Josef Fruehwald (2014)
In this talk, I'll walk through a careful case study of a change in pronunciation that took place in Philadelphia across the 20th century which is based on acoustic analysis of archival recordings. The goal is to revisit some first principles about how changes like these take place. For people with an interest in language change, but without specific background in sound changes, this should should be informative about the properties of phonetic changes that are distinct from other kinds of language change. For people with a specific background in sound change, I hope to challenge the conventional wisdom that phonetic changes are driven primarily by bottom-up factors, like coarticulation, sampling with noise, etc. Rather, there seem to be important top-down, categorizing factors which play a crucial role from the very onset of this change.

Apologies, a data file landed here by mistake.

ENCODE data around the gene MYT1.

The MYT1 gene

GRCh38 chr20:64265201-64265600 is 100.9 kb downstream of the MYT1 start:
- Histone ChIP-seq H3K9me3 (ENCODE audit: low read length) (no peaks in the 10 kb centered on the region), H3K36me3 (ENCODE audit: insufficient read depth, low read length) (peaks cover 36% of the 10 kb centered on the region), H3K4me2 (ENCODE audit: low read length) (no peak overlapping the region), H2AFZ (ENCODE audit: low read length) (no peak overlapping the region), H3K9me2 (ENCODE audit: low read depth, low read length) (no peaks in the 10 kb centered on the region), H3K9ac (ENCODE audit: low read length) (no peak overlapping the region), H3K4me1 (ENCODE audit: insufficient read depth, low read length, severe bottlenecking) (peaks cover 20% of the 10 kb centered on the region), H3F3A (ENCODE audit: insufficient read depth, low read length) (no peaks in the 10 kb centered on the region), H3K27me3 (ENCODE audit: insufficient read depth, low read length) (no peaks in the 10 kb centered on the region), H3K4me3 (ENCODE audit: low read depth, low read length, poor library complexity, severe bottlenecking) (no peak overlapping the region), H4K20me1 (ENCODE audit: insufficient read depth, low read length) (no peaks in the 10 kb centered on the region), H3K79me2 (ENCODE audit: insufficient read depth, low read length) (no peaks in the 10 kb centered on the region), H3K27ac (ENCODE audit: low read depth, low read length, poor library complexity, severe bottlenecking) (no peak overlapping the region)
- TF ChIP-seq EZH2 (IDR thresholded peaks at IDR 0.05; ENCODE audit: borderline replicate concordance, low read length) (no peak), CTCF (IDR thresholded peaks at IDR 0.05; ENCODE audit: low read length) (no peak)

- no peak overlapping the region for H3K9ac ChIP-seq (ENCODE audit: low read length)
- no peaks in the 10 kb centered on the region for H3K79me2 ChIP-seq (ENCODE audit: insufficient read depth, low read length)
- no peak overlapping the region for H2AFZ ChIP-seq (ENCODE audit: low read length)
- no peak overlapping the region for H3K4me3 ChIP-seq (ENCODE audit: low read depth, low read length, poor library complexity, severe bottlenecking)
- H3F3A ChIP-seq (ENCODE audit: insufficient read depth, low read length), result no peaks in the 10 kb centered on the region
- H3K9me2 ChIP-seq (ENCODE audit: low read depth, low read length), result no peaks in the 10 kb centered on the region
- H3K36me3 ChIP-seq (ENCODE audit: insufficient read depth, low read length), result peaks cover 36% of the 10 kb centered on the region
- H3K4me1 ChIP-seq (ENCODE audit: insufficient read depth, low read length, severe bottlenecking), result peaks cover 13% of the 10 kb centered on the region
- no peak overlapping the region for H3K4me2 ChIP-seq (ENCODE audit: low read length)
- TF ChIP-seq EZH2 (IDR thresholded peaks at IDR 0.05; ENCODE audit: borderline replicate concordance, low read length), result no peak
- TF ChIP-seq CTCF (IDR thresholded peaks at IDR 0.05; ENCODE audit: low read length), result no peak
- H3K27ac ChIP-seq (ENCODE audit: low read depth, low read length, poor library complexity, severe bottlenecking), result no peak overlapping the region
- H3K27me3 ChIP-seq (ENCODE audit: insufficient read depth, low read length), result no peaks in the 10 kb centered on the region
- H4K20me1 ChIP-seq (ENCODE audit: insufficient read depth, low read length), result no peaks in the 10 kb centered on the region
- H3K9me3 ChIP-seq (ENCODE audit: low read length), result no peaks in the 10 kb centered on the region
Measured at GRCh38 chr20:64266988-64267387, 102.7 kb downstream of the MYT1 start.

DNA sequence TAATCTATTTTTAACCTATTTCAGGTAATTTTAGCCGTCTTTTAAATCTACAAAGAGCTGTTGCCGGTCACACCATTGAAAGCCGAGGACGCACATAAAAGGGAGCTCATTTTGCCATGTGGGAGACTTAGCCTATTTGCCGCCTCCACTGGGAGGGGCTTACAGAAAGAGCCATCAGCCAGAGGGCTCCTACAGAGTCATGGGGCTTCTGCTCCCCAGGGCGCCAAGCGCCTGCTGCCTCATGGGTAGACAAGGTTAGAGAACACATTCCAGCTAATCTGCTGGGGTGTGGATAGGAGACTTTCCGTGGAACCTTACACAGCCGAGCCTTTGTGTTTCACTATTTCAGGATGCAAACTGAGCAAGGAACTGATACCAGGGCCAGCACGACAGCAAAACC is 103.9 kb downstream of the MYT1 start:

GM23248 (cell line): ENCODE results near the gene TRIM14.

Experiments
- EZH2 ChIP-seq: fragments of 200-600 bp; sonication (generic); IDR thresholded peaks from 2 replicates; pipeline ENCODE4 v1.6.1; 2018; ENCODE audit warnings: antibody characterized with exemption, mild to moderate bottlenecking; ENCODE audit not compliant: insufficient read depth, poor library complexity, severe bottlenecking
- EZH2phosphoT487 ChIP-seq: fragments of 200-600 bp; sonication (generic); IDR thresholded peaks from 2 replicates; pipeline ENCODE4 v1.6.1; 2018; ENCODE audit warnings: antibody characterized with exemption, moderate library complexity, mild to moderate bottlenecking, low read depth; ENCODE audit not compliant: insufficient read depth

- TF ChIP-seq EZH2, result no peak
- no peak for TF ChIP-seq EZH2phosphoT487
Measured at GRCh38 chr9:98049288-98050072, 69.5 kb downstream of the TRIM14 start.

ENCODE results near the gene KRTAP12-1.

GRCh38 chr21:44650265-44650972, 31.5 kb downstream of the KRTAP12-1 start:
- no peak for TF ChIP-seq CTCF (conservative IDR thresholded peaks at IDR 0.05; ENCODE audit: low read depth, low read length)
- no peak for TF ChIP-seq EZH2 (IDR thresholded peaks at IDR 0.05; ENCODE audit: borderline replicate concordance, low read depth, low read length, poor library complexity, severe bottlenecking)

Presented at Newcastle University